The price of books in Chile

Chile, as most anyone who knows the country will tell you, has two Nobel Prize winning writers, poets Pablo Neruda and Gabriela Mistral. But the cost of buying a book is prohibitive for most Chileans: some 40 years ago the Pinochet dictatorship imposed a value added tax (VAT) of 19 percent on books sold in the country, the highest in the region and effectively pricing them out of reach for many Chileans. And until now, no one has managed to get the tax eliminated or even reduced.

But a 17-year old Chilean student, Fernanda Moya, started a petition on  urging the country’s Ministry of Culture to eliminate the tax and has already gotten over 19,000 signatures.

“It’s hard to imagine that in a country like Chile, where the average price of a book is equal to 5 % of the minimum wage, how parents can bring books into their homes to motivate their children to read,” she told El Mostrador.

Stay tuned.



Women on dollar bills and peso bills

This week the U.S.Treasury announced that a woman will appear on a $10 bill in 2020. This is not the first time women have featured on U.S. currency: Martha Washington appeared on the $1 Silver Certificate between 1891 and 1896, Susan B. Anthony was on silver dollars from 1979 to 1981 and Sacagawea (explorers Lewis and Clark’s Shoshone guide) appeared on dollar coins in 2000. And none of these currencies are still in production.

Chile, however, has had a woman on its currency since 1981. Gabriela Mistral, one of the country’s two Nobel Prize-winning poets, appears on the 5,000 peso note.  She was the first Latin America to receive the prize, “for her lyric poetry, which, inspired by powerful emotions, has made her name a symbol of the idealistic aspiration of the entire Latin American world.”

Here’s one of her better-known poems

Tiny Feet

A child’s tiny feet,
Blue, blue with cold,
How can they see and not protect you?
Oh, my God!

Tiny wounded feet,
Bruised all over by pebbles,
Abused by snow and soil!

Man, being blind, ignores
that where you step, you leave
A blossom of bright light,
that where you have placed
your bleeding little soles
a redolent tuberose grows.

Since, however, you walk
through the streets so straight,
you are courageous, without fault.

Child’s tiny feet,
Two suffering little gems,
How can the people pass, unseeing. 

And a link to the Gabriela Mistral Foundation, with an archive of her work:

The anti-poet

Cristobal Ugarte, grandson of Nicanor Parra, deposits the Chilean poet's old typewriter into a vault at Spain's Cervantes Institute.

For half a century

Poetry was

a solemn fool’s paradise.

Until I came along

with my rollercoaster.

Climb aboard if you want.

Though of course I can’t be responsible if you get off

bleeding from the mouth and nose.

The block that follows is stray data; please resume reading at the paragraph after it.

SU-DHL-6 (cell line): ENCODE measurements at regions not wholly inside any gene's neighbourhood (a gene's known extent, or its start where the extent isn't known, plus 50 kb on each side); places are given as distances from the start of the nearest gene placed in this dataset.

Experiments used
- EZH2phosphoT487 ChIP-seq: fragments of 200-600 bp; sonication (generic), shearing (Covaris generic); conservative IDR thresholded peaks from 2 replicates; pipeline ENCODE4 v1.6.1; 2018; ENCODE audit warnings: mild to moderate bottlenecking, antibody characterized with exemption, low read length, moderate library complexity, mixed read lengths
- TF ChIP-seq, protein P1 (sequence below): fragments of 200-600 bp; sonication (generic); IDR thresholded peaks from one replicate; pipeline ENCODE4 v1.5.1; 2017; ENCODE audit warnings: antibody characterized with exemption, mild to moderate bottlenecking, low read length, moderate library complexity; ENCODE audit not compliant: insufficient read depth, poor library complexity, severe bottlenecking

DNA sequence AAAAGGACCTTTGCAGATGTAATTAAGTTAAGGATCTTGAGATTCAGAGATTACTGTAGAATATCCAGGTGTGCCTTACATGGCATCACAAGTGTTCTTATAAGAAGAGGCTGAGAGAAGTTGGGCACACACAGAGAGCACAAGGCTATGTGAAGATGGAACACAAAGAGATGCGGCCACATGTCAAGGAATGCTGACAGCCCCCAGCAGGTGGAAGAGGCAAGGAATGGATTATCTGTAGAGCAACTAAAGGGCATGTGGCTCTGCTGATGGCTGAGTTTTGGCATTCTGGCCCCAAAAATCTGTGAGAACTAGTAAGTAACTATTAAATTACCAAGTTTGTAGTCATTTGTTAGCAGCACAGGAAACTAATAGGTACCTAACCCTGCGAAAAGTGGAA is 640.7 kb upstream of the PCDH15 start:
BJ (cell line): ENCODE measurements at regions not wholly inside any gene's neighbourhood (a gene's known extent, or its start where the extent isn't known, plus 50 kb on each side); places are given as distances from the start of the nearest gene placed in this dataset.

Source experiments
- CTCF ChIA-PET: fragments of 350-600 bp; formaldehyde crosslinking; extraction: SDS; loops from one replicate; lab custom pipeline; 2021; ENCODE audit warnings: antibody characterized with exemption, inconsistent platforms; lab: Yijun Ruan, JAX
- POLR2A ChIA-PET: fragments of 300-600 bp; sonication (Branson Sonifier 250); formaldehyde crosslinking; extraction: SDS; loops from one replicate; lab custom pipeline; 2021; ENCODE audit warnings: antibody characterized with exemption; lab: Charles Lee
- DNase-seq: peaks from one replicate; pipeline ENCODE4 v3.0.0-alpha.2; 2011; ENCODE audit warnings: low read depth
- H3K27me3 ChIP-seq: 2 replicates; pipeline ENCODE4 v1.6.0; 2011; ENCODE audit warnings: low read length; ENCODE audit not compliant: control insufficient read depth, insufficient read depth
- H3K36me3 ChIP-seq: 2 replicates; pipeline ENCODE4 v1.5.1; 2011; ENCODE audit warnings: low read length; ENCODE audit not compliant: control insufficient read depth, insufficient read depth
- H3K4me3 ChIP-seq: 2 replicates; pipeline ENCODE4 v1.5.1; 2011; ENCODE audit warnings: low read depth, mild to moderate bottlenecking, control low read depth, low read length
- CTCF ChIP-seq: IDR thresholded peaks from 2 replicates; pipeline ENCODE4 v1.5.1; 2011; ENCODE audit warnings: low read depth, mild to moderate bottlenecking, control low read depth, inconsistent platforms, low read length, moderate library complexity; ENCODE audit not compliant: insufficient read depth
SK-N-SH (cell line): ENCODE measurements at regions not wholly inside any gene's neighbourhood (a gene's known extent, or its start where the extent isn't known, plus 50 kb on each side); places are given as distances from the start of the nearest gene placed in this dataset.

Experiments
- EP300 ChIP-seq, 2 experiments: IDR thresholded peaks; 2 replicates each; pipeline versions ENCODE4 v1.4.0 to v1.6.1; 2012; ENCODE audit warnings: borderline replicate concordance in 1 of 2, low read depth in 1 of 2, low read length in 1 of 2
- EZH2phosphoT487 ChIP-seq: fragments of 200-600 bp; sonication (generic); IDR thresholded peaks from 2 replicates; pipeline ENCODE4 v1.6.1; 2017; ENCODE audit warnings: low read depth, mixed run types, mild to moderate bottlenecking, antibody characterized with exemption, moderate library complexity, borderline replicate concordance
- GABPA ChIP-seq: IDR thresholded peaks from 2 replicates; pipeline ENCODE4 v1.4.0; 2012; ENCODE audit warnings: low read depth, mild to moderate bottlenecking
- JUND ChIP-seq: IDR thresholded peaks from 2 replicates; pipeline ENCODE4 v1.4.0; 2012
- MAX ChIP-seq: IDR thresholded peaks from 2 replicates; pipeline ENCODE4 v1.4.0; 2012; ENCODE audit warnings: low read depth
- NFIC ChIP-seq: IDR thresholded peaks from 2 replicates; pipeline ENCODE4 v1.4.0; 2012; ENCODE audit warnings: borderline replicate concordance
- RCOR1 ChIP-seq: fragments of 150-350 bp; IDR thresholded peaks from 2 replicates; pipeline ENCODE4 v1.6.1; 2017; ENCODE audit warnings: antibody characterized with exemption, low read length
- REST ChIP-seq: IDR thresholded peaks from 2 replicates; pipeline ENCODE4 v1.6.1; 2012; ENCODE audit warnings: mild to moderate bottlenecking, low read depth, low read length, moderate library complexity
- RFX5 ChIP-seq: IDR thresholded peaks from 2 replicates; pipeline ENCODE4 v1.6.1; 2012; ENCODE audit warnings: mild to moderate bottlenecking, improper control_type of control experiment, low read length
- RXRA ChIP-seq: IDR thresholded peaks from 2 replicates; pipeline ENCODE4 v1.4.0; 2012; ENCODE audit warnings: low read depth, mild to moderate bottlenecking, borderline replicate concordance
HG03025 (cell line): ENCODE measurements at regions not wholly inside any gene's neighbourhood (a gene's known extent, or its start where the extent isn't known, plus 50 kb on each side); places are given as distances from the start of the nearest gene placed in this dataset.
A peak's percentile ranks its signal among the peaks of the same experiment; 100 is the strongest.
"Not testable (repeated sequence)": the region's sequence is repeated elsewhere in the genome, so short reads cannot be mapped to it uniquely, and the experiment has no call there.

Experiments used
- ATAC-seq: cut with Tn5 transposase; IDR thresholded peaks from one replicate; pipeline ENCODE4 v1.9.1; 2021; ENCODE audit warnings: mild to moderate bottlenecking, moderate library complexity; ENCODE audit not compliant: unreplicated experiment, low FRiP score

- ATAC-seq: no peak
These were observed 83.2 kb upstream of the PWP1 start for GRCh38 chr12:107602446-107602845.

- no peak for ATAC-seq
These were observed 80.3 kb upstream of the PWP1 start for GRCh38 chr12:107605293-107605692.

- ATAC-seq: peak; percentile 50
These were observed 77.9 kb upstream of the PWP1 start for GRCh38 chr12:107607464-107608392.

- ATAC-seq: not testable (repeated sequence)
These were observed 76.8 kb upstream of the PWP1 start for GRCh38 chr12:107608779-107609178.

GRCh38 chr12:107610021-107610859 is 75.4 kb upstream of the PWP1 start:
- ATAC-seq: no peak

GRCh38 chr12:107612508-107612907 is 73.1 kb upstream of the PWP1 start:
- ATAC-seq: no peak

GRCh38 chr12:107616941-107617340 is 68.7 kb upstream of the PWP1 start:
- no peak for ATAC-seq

His official web site,, contains only the poem above in the original Spanish, set alongside a childlike drawing with the words, “You’re asking me?? Anti-poetry is you!” He was too fragile to make the trip to Spain but sent his grandson to collect the prize and to hand over the ancient typewriter he has used to write his poetry. That typewriter has just been deposited in a vault in Spain’s Cervantes Institute, which this week awarded Nicanor Parra the Spanish language’s highest literary honor. The typewriter holds an unpublished poem which may not be read until 50 years from now.

Parra is the third Chilean to win this award, following essayist Jorge Edwards (1999) and poet Gonzalo Rojo (2003). And Chile has two Nobel Prize-winning poets, Gabriela Mistral (who became the first Latin American winner in 1945) and Pablo Neruda (1971).

Parra, who turns 98 this year, was born into a family of folklorists and musicians in southern Chile, but distinguished himself as a scholar, studying physics at Brown University and cosmology at Oxford.  He counted San Francisco Beat poets Lawrence Ferlinghetti and Allan Ginsberg as friends and influences, and on this site there’s a photograph of him with Ginsburg at the St. Mark’s Poetry Project in New York:

And here’s one of his best poems, “The Last Toast.”


Whether we like it or not,
We have only three choices:
Yesterday, today and tomorrow.

And not even three
Because as the philosopher says
Yesterday is yesterday
It belongs to us only in memory:
From the rose already plucked
No more petals can be drawn.

The cards to play
Are only two:
The present and the future.

And there aren’t even two
Because it’s a known fact
The present doesn’t exist

Except as it edges past
And is consumed…,
like youth.

In the end
We are only left with tomorrow.
I raise my glass
To the day that never arrives.

But that is all

we have at our disposal.